If the amount in escrow is more than the cost of taxes, you get a (hopefully) fat check. If they underestimated the annual cost of taxes, you'll get a bill, according to Taxes become your problem again once the last mortgage payment is made.
Oh, and if your down payment is less than 20 percent, expect to have your mortgage cost a little more, because (PMI). Some lenders offer different ways to pay this—and no, tacos is not one of them—though it's often a monthly cost that's added to your mortgage payment. The good news: Once you've paid 20 percent of the home's cost, that PMI expense goes away.
4. If The Inspection Isn't Terrifying, Be Concerned.
Once you've found The House and the homeowner has agreed to your offer, you need to hire an inspector to nitpick the sh*t out of it, telling you every single thing that's wrong with the space. This is terrifying, because afterward, they'll talk you through what issues they found and hand you a packet of papers as thick as the script for all three Lord Of The Rings movies outlining every little detail about the house.
You will suddenly think you've picked a rotten apple of a house. You will suddenly question why you shelled out a couple hundo to hear you've picked a rotten apple of a house. You will hate this whole process and want to go back to renting. Or living at home, even if your legs are too long for that race car bed.
THIS IS NORMAL. THIS IS GOOD, ACTUALLY.
It's the inspector's job to tell you the gutters point the wrong way, or the deck needs to be replaced, or it looks like the washing machine's two loads from going kaput. The more thorough the findings, the better. This lets you assess whether the house really is worth the asking price—and negotiate them down or demand some things be fixed before you sign on the dotted line.
5. You Can Ask For The Art On The Walls.
That doesn't mean the homeowners will agree to it, but when you're buying a house, you can negotiate to buy appliances or furniture you loved. On the flip side, the homeowner can request to take certain things with them—like the fig tree you fell in love with when you first visited the space (which actually happened to me). That doesn't mean you have to say yes, either. But it does mean you can negotiate with them, if that tree—or tufted sofa, or vaguely otherworldly chandelier—really matters to either of you.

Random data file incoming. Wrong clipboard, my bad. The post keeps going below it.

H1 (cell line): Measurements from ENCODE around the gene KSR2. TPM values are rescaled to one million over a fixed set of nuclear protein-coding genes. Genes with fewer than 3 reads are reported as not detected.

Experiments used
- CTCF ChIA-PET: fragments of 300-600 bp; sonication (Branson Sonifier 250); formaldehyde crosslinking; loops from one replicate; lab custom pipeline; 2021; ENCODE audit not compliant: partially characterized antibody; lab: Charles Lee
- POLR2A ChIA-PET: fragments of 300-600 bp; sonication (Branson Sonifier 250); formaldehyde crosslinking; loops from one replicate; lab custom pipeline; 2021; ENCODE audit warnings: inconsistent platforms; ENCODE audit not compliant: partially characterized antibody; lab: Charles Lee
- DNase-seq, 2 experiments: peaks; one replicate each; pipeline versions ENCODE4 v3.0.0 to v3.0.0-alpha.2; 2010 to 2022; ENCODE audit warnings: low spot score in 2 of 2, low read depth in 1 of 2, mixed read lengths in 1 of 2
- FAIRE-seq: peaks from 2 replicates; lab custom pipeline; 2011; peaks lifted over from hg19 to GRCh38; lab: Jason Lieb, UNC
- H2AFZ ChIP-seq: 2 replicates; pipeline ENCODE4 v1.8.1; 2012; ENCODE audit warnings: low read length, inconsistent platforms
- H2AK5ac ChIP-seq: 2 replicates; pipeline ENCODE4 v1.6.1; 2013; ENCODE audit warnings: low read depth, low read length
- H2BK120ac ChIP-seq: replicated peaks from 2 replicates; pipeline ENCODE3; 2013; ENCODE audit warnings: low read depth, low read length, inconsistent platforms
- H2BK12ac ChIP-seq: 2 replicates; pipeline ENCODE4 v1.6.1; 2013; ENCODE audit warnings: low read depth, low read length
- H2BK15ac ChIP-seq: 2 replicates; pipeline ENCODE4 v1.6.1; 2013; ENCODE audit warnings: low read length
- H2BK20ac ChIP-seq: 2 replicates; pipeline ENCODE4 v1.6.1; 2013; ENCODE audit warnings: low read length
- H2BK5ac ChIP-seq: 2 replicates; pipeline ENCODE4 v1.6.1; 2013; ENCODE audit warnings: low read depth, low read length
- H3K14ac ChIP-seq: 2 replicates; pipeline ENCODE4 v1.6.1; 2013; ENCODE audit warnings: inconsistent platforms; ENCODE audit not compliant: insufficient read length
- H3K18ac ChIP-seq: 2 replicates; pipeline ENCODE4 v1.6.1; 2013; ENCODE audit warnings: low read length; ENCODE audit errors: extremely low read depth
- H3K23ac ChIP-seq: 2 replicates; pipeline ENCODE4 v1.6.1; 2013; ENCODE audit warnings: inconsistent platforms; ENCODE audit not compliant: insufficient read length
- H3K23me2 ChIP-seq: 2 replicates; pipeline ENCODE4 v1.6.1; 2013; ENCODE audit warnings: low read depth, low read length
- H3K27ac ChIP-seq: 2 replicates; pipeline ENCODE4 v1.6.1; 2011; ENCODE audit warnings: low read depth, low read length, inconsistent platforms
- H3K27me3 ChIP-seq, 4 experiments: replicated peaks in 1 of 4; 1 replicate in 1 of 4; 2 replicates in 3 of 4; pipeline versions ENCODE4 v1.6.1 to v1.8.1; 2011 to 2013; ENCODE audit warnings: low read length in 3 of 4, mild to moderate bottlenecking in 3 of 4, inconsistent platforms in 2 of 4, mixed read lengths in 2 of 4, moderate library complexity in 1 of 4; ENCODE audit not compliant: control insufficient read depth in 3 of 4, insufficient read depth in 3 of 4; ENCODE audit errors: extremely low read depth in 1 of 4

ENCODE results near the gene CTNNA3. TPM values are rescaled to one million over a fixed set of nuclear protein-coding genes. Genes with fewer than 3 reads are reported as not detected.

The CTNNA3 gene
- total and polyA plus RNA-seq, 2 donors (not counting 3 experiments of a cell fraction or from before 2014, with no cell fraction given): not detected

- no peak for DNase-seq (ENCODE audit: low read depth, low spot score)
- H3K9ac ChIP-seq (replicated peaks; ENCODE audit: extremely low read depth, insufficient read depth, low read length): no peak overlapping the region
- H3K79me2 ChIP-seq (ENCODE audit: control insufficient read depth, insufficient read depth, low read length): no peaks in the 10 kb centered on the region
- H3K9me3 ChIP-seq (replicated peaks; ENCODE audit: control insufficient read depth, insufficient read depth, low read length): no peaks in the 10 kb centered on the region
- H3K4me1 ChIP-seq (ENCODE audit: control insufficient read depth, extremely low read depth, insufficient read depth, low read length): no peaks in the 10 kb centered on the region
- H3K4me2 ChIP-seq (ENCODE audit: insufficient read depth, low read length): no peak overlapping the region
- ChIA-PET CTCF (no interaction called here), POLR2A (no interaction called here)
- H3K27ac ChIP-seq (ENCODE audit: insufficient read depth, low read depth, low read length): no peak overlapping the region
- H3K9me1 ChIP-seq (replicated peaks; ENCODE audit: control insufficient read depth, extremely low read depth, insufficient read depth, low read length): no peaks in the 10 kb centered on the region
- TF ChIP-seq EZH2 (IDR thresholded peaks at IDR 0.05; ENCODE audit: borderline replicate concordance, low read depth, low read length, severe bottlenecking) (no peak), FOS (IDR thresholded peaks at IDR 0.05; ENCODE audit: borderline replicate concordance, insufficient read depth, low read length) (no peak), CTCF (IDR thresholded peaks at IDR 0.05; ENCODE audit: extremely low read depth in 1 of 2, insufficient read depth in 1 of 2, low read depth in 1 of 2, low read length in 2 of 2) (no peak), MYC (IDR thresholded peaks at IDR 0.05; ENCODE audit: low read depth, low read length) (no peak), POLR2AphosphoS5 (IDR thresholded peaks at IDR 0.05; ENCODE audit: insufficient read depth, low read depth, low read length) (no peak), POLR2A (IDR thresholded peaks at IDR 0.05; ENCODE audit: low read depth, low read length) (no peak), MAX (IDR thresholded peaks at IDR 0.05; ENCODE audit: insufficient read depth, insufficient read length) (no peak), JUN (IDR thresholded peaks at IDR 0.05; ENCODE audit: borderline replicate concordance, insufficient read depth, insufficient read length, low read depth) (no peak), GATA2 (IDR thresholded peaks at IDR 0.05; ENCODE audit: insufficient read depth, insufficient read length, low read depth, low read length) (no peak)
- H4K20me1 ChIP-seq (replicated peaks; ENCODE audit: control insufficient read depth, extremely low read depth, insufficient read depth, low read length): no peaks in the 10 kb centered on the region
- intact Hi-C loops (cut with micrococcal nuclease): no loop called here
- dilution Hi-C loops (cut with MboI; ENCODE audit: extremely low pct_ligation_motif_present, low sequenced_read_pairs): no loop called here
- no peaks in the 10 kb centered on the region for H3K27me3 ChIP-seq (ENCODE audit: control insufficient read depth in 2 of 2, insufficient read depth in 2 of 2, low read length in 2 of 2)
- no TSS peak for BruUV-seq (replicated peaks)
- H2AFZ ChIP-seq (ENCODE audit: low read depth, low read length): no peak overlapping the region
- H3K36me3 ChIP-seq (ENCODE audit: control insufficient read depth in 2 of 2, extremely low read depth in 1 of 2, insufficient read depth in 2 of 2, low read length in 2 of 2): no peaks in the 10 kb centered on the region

6. Closing Time Lasts Longer Than It Takes To Get Out Of Your Head.
Closing time — AKA the period where you get your financing in order, have the inspection, and confirm the selling price with the homeowner—can often take . Usually, the seller wants to unload their house quickly, so they can move on to their new digs. Offering a quick closing period (assuming you can get it all done in time) can push the seller to accept your offer, even if it's a little lower.
On the flip side, if the homeowner hasn't found their next place, they may push for more time. It's just one of many , but you totally can. And should. (In my case, the homeowner agreed to pay us $200 a night for a week, rather than live out of a hotel, after our agreed-upon closing time ended and they weren't ready to move.)
So, there you have it. It's an intense process, it sucks at times, but when you can finally paint the walls or watch Nailed It! on a decibel above a distant whisper, it's worth it.